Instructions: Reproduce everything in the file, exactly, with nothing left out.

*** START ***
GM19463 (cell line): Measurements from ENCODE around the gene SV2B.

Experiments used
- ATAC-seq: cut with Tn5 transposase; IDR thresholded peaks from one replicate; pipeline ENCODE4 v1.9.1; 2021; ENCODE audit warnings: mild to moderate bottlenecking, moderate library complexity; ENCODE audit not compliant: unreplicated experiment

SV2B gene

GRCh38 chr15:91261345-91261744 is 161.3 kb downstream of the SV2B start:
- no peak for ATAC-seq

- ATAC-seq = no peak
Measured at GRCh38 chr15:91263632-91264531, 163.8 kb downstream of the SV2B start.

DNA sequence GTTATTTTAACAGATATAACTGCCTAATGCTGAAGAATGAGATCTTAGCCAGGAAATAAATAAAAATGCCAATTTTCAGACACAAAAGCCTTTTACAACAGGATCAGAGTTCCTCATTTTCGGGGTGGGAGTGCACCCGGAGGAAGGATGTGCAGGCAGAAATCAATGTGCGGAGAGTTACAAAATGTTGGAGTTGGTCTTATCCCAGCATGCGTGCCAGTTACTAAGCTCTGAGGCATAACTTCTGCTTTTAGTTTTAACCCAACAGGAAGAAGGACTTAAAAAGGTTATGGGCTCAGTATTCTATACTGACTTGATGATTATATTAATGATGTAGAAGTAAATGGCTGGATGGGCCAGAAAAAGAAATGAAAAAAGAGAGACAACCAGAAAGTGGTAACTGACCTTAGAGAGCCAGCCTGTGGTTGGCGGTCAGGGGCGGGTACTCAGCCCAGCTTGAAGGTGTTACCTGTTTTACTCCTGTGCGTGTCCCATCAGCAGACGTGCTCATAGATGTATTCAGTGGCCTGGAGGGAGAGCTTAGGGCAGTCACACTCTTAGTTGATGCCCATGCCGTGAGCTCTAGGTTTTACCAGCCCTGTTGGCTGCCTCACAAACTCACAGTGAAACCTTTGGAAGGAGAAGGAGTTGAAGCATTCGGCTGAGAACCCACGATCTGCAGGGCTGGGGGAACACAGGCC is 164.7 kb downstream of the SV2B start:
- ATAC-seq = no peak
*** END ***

GM19463 (cell line): Measurements from ENCODE around the gene SV2B.

Experiments used
- ATAC-seq: cut with Tn5 transposase; IDR thresholded peaks from one replicate; pipeline ENCODE4 v1.9.1; 2021; ENCODE audit warnings: mild to moderate bottlenecking, moderate library complexity; ENCODE audit not compliant: unreplicated experiment

SV2B gene

GRCh38 chr15:91261345-91261744 is 161.3 kb downstream of the SV2B start:
- no peak for ATAC-seq

- ATAC-seq = no peak
Measured at GRCh38 chr15:91263632-91264531, 163.8 kb downstream of the SV2B start.

DNA sequence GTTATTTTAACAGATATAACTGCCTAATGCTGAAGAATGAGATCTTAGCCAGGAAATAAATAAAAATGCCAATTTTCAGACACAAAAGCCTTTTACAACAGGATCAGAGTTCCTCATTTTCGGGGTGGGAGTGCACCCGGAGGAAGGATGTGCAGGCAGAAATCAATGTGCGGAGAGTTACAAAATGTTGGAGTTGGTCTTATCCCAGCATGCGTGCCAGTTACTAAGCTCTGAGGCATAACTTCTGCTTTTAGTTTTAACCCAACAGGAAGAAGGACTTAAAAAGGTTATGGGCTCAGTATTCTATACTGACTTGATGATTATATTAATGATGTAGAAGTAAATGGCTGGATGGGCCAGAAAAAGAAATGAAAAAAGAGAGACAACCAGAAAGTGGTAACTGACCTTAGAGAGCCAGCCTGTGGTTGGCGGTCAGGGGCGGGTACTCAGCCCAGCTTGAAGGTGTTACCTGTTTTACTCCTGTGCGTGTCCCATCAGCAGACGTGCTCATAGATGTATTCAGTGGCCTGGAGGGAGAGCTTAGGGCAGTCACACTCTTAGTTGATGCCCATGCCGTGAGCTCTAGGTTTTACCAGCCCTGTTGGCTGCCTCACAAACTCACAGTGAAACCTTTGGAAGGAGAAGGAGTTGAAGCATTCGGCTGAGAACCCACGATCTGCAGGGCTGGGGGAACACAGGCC is 164.7 kb downstream of the SV2B start:
- ATAC-seq = no peak